In a hospital, data mining could predict disease outbreaks or identify the most effective treatments based on historical data patterns using profiled data, said Ani Chaudhuri, CEO at Dasera, a data security and governance company.


Data profiling and mining each offer a variety of techniques to get the job done. Organizations must choose which technique best fits their needs.

Data profiling techniques

Several profiling techniques that data teams can use include statistical analysis, data quality assessment and schema discovery. Identifying data inconsistencies or anomalies leads to higher-quality data. Better quality generates more reliable insights and helps companies comply with regulations, said Nick Kramer, vice president of applied solutions at SSA & Company.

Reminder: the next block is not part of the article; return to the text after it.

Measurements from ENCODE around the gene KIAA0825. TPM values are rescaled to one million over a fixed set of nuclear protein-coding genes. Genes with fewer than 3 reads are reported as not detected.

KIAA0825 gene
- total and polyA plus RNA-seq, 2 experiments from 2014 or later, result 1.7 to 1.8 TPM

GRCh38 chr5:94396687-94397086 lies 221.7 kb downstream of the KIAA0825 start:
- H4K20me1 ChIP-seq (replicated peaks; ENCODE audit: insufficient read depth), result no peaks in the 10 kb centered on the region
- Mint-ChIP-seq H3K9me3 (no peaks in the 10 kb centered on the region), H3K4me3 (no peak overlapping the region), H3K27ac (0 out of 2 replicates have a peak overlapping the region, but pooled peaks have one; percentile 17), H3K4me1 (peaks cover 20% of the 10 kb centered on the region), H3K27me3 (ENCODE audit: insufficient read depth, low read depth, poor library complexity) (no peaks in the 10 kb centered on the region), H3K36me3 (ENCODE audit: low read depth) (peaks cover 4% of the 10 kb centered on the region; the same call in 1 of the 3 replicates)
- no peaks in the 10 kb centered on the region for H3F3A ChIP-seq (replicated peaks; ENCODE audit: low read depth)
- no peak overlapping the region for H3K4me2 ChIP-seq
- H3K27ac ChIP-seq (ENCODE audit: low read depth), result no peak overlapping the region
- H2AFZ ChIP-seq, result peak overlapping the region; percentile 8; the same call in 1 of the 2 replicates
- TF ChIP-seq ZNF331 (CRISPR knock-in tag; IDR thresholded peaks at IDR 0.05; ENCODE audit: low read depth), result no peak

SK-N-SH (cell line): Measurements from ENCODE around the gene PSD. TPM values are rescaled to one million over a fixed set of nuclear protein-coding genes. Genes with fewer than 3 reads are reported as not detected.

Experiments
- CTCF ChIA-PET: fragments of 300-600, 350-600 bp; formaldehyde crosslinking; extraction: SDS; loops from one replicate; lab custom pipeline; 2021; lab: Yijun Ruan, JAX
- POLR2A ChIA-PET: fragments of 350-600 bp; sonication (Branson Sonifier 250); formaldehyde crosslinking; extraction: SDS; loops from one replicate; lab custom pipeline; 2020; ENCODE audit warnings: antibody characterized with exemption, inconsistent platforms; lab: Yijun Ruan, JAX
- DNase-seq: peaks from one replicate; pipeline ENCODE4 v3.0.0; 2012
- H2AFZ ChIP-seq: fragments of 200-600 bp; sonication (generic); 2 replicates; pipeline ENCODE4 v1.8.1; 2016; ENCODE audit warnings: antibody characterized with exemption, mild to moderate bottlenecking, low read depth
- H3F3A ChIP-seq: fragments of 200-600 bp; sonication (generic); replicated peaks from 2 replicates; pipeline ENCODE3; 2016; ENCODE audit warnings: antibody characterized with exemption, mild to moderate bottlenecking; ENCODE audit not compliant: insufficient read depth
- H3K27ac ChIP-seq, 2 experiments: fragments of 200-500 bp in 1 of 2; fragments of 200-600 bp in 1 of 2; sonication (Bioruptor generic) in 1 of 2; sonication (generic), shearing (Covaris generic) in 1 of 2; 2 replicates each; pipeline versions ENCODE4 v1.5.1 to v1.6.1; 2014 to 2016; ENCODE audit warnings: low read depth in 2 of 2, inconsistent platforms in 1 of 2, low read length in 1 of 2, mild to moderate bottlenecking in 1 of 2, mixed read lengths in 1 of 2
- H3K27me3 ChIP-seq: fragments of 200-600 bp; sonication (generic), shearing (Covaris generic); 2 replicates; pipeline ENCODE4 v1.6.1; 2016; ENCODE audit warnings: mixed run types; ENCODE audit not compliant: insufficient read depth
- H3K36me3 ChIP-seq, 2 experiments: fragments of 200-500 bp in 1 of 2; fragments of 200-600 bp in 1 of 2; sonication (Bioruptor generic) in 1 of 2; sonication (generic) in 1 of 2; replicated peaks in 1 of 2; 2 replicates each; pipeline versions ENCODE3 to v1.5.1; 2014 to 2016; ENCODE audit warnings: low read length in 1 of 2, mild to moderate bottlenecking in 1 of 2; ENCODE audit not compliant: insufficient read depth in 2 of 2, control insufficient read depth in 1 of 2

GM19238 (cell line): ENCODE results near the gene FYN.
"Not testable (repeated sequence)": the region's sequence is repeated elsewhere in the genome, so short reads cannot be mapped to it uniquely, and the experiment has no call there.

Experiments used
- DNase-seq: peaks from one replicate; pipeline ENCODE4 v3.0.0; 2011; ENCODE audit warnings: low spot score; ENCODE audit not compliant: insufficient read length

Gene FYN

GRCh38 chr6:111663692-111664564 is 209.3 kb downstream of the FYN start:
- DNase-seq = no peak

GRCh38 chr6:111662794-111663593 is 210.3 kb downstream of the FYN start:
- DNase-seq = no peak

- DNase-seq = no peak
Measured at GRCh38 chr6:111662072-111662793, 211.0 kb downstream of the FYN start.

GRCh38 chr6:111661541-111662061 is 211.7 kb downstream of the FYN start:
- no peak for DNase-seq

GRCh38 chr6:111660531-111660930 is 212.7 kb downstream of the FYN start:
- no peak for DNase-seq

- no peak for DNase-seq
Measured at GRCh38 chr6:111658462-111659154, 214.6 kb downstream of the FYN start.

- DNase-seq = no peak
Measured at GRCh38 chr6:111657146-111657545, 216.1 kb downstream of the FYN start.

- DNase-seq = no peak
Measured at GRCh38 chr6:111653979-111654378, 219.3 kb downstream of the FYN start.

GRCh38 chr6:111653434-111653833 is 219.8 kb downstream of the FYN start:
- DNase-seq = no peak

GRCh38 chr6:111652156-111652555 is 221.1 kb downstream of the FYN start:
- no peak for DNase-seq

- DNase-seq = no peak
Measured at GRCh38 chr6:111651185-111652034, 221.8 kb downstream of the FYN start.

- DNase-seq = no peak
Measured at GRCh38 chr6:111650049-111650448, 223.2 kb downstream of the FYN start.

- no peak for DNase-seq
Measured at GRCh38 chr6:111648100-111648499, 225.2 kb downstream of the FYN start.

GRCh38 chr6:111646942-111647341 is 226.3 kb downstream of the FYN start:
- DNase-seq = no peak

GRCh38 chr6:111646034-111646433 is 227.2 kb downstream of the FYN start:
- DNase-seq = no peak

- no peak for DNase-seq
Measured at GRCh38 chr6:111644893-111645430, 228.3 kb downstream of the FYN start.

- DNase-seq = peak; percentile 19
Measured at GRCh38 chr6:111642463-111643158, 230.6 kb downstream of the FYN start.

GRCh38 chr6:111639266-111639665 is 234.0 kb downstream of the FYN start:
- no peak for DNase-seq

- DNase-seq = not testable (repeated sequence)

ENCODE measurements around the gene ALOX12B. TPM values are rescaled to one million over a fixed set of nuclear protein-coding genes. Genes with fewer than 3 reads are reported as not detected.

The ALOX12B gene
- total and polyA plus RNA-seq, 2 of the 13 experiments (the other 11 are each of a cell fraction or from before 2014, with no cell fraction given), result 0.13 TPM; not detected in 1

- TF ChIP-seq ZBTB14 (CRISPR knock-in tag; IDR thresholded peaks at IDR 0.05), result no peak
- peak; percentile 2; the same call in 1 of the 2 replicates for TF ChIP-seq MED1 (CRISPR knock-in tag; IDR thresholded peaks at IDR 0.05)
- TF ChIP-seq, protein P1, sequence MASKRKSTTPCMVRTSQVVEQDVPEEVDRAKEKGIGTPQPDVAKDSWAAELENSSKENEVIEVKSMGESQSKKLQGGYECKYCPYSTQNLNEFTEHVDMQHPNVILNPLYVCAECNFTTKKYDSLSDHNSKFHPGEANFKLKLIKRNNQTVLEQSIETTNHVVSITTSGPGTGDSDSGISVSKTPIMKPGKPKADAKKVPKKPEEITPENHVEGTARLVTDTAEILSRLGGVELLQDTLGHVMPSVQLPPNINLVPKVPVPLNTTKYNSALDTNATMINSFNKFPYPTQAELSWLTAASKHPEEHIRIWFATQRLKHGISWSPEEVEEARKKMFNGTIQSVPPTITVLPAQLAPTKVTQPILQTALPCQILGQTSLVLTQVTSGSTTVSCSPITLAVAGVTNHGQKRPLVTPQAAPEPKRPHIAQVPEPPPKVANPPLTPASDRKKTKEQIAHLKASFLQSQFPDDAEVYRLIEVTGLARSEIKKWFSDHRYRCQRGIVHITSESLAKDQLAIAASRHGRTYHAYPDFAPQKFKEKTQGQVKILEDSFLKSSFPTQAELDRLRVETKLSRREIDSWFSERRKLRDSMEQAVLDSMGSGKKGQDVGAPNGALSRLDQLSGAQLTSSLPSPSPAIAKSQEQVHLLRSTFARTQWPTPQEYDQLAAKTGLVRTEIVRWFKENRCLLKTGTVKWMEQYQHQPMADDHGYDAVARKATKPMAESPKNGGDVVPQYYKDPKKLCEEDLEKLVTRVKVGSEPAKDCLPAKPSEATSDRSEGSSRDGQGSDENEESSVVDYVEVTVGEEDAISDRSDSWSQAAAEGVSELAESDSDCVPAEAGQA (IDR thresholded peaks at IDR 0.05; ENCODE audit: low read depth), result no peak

Profiling large data sets can be time-consuming and resource intensive. Analyzing sensitive data may raise privacy and security concerns. Analysts must also address any quality problems discovered during data profiling. If left alone, quality problems lead to more issues that waste the time and money spent on the profiling process.

SSA & Company typically uses Python for profiling, Kramer said. It also uses tools to enable non-technical users to profile data, including data quality and purpose-built data wrangling tools.

Companies can start to extract insights from data after profiling is complete.

Data mining techniques

Data teams have a variety of data mining techniques at their disposal to identify relationships in data sets and organize data. Common techniques include anomaly detection, clustering, classification, regression, neural networks, decisions trees and K-Nearest Neighbor. The techniques can reveal customer insights, improve marketing strategies, increase sales, optimize business processes and reduce costs.